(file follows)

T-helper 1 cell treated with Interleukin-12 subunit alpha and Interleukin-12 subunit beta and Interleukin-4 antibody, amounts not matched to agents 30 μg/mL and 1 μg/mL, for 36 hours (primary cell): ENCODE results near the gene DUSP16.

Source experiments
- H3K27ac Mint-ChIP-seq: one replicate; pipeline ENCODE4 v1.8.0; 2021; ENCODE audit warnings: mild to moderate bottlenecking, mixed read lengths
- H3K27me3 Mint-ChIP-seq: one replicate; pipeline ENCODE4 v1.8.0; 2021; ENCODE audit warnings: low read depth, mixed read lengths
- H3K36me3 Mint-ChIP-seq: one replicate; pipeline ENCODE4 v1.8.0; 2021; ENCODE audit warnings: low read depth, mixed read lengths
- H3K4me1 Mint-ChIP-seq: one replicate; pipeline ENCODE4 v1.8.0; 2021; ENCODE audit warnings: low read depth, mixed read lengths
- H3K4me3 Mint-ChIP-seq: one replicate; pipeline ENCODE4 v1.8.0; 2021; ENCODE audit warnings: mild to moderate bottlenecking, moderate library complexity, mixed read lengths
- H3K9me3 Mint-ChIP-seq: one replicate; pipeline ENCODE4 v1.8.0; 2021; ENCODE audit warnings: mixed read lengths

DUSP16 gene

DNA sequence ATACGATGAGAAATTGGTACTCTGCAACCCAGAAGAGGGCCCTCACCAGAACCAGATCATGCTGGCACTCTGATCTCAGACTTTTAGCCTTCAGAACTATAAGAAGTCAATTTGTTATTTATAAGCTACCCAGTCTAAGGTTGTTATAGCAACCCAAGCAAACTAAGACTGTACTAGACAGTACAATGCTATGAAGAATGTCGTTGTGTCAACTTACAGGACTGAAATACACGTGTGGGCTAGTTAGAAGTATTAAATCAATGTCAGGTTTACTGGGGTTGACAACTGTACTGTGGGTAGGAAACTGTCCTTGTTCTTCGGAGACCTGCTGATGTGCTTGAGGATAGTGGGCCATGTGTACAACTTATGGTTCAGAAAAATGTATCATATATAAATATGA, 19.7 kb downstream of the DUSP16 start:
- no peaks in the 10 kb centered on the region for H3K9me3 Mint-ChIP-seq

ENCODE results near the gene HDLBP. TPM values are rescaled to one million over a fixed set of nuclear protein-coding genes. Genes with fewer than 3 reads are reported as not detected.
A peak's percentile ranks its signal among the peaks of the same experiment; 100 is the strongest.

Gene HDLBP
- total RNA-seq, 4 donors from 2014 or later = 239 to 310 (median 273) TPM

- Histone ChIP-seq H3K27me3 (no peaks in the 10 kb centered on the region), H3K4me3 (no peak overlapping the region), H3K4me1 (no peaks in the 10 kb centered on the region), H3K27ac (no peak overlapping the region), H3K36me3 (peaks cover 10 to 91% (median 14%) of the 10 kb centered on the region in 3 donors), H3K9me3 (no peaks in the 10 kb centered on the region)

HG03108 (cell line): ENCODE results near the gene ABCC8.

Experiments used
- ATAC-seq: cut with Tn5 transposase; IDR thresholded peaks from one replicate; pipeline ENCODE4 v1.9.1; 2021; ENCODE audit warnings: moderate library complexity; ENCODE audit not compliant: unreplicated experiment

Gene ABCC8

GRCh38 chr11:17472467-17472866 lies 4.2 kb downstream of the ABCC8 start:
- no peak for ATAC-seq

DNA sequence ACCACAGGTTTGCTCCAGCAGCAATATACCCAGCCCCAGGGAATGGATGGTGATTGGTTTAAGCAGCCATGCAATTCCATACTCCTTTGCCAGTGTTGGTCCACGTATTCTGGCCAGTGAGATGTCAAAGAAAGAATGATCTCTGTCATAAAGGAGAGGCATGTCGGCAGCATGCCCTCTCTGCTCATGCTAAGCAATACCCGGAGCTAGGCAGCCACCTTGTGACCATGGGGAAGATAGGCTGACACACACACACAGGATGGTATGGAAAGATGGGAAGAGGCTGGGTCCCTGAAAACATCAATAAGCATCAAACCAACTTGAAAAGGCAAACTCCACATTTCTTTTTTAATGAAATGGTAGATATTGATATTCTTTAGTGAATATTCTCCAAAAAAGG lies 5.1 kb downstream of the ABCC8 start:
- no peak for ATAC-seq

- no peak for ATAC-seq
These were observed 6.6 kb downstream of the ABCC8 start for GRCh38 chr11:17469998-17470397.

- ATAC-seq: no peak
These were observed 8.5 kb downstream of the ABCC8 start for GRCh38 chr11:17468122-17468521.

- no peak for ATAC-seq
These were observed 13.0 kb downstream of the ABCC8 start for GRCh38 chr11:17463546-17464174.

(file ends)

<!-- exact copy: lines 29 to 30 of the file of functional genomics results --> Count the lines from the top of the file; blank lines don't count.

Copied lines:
- no peak for ATAC-seq
These were observed 13.0 kb downstream of the ABCC8 start for GRCh38 chr11:17463546-17464174.